–- This post was originally written in Spanish. Scroll down in this post for the English translation! –-
Spanglish es la combinación del inglés y español. Se escucha más con inmigrantes hispanos quienes tienen mucho tiempo viviendo en EUA; también se escucha con sus hijos y nietos.
He creado unas listas cortitas de los pros y contras del uso regular del Spanglish, basados en lo que he leido y visto.
Con Spanglish, básicamente tomamos las mejores palabras de cada idioma y las entrelazamos. | Ya que hay menos transiciones y traducciones torpes con el Spanglish, el flujo de las frases es más suave.
Algunas palabras y frases simplemente suenan mejor, o son más facilmente comunicadas en un idioma más que en el otro. | Por eso, Spanglish puede ser más apropiado que estrictamente inglés o español para la conversación.
Oh, well, this one should be interesting! The inspiration for this week’s writing challenge is ‘a manner of speaking’.
Recently, I just shared my very personal point of view on ‘ why do I write’, really meaning ‘why do I blog’ – and the answers are quite simple: I write, blog, share, because it’s the easiest, fastest, simplest way to reach out to other [bloggers], get feedback [from within the traveling, expat community], vent out [my difficulties, challenges] and exchange [experiences, lessons learned and why not, ‘things that one should not do while trying to raise kids around the world!’] 😮
The inspiration for this week’s writing challenge is ‘a manner of speaking’.
Recently, I just shared my very personal point of view on ‘why do I write‘, really meaning ‘why do I blog‘ – and the answers are quite simple: I write, blog, share, because it’s the easiest, fastest, simplest way to reach out to other [bloggers], get feedback [from within the traveling, expat community], vent out [my difficulties, challenges] and exchange [experiences, lessons learned and why not, ‘things that one should not do while trying to raise kids around the world!‘] 😮
I also try to blog in different languages – although my posts tend to be mostly in English, my mother tongue is Continental Portuguese [born and raised in the beautiful & multicultural country of Brazil!], and to top it all off, we’re living and working in Bolivia, whose national language is Spanish. That said, my work days are spent in 2 languages that aren’t really, ‘mine’… Despite the obvious exhaustion at the end of the day, I’m surviving…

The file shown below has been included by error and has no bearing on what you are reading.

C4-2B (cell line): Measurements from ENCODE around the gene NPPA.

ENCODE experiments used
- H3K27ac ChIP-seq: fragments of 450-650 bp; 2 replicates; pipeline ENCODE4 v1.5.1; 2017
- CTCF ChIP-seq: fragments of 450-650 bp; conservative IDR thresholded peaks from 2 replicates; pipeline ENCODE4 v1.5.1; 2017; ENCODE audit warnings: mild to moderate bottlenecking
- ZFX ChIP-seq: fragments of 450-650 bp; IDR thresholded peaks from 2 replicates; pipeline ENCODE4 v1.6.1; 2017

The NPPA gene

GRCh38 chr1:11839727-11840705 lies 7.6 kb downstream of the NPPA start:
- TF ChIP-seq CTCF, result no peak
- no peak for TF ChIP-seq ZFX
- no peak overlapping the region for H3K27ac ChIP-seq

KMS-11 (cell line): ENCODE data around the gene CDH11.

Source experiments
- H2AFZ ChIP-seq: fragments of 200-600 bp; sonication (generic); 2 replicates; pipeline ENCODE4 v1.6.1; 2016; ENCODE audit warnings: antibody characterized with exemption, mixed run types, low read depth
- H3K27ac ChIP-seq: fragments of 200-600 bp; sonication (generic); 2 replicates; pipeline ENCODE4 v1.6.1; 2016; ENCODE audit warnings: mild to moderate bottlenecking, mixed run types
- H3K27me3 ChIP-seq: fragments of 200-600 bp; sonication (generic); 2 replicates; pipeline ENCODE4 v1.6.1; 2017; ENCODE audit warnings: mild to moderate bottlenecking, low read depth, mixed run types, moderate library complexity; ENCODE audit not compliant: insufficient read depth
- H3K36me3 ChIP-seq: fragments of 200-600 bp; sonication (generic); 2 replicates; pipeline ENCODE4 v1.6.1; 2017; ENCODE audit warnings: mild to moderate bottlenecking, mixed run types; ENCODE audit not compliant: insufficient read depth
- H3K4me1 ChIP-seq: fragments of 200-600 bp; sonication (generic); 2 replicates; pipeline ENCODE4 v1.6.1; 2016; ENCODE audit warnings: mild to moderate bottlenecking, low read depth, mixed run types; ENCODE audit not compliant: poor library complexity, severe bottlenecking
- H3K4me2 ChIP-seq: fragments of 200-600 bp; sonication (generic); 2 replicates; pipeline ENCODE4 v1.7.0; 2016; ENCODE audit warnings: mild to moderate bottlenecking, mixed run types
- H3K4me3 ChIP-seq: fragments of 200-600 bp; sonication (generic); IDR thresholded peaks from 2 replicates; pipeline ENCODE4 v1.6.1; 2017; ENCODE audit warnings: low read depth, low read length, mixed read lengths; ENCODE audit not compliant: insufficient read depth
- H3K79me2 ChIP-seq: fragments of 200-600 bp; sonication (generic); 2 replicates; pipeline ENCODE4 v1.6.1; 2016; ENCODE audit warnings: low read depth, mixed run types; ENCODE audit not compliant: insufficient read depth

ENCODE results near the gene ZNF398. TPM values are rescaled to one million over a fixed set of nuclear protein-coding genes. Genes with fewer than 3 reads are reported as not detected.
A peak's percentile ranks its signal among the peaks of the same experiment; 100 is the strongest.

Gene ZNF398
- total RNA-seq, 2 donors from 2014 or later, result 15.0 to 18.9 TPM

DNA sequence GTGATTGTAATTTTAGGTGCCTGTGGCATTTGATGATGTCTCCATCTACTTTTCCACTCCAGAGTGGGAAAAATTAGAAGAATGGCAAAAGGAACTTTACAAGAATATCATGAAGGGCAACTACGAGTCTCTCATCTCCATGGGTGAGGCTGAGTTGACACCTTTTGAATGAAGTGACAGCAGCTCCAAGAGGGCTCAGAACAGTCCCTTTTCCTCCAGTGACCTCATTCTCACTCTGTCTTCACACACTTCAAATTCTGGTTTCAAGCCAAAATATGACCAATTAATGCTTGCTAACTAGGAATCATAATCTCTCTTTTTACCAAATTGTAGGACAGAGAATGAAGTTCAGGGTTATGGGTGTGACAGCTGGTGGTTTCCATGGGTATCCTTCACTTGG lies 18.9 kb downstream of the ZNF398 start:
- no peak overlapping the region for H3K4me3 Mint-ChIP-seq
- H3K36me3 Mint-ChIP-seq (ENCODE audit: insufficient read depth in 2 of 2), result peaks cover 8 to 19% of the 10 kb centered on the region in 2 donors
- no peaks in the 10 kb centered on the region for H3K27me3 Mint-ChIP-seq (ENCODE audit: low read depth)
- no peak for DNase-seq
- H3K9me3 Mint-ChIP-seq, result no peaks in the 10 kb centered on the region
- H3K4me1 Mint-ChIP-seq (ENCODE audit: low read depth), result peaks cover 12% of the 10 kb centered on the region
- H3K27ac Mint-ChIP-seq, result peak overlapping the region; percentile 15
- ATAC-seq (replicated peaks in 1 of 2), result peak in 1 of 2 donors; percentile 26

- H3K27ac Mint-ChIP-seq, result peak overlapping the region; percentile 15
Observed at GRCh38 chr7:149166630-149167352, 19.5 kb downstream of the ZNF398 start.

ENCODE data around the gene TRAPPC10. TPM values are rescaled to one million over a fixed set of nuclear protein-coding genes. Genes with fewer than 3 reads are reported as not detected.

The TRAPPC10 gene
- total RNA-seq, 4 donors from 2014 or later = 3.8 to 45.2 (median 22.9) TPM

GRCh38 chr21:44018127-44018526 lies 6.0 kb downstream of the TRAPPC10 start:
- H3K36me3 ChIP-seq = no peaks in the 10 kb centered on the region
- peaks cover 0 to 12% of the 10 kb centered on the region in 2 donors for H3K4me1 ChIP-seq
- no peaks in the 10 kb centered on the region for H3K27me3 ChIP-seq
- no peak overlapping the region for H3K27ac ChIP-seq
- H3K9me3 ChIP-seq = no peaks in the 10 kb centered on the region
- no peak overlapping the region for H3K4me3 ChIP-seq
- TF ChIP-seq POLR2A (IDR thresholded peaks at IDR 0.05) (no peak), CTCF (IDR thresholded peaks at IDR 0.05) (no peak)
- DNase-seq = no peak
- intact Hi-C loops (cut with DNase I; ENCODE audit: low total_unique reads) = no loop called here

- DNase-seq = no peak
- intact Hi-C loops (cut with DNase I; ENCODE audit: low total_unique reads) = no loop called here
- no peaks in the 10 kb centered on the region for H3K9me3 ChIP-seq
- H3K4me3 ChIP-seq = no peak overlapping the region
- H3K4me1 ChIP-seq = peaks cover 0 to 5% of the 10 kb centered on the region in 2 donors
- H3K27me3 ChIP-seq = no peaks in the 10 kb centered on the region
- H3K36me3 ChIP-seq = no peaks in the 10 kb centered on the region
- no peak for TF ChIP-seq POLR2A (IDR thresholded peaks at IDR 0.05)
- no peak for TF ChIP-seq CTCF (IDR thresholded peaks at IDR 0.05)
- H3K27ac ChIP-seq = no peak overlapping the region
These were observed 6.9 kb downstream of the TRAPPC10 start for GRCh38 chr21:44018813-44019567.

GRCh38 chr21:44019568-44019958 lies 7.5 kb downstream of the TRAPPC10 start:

At work: I talk to people in English and in ‘Portuñol’. My staff is kind enough to ‘pretend’ they’re fully understanding what I’m struggling to tell them! Conversations with local nationals are often established in ‘Spanglish’ and in Portuñol.
At home: it’s a mix. Met my husband several years back, while still in Brazil, and the two of us would have long conversations in Portuguese. Years went by, and now we created a mixed language that tends to gravitate towards the ‘one who’s the most tired’: if it’s me, than, we talk in Portuguese. If it’s him, the conversation will move toward English. But we’re not done, there are the 3 kids, adding to this lingual melting pot: the older ones, due to the international school, show some preference to English, while the toddler showcases her abilities in Spanish Paceño [typical of La Paz], with a few words in Aymara [indigenous dialect], here and there… 😮
Somehow, all of us, who are continuously swinging between two or more languages, find our way to adjust, to adapt to new scenarios, and keep on moving. We keep on talking [and boy, I’m a chatty cat, if allowed to be!] – communication is one of the most powerful tools our society’s got, and when well used, it’s not only a diplomatic tool, but it also enhances our chances to improve social relationships at home, at the work level, and emotionally. ♥
” Amanhana, yo hablo!”
“Amanhãna eu hablo. Si queden tranquilis!”
[this is a classic example of Portuñol – very likely, the intention was to say: ‘I’ll talk about it tomorrow, stay calm”.] Photo credit here.
For the Spanish-speaking readers here, this sentence probably sounds like a joke… and guess what, was produced by one of Brazil’s former President, while addressing the Mercosul community!]. Jokes aside, I’m proud to have a mixed background, and even more proud to have the ability to share that with my growing children. I speak Spanglish. I speak Portuñol. Yo hablowhatever mix between these three languages is required to have the conversation going… The goal is to communicate. Hopefully, I’m on the right track… and if not, I’ll graciously find my way out: ‘yo no comprendo…’ 😮 ‘ I’ve got no idea what you’re talking about...’ And, if I’m lucky enough, I won’t find myself lost in translation through life! ♥
In order to wrap it all up, a poem, written in the “most pure Portunol“, by a Brazilian Gaucho, Mario Quintana:
Don Ramón se tomo um pifón: bebia demasiado, don Ramón!
Y al volver cambaleante a su casa, avistó em el camino: um árbol y um toro…
Pero como veia duplo, don Ramón vio um árbol que era y um árbol que no era, um toro que era y um toro que no era. Y don Ramón se subió al árbol que no era: Y lo atropelo el toro que era. Triste fim de don Ramón!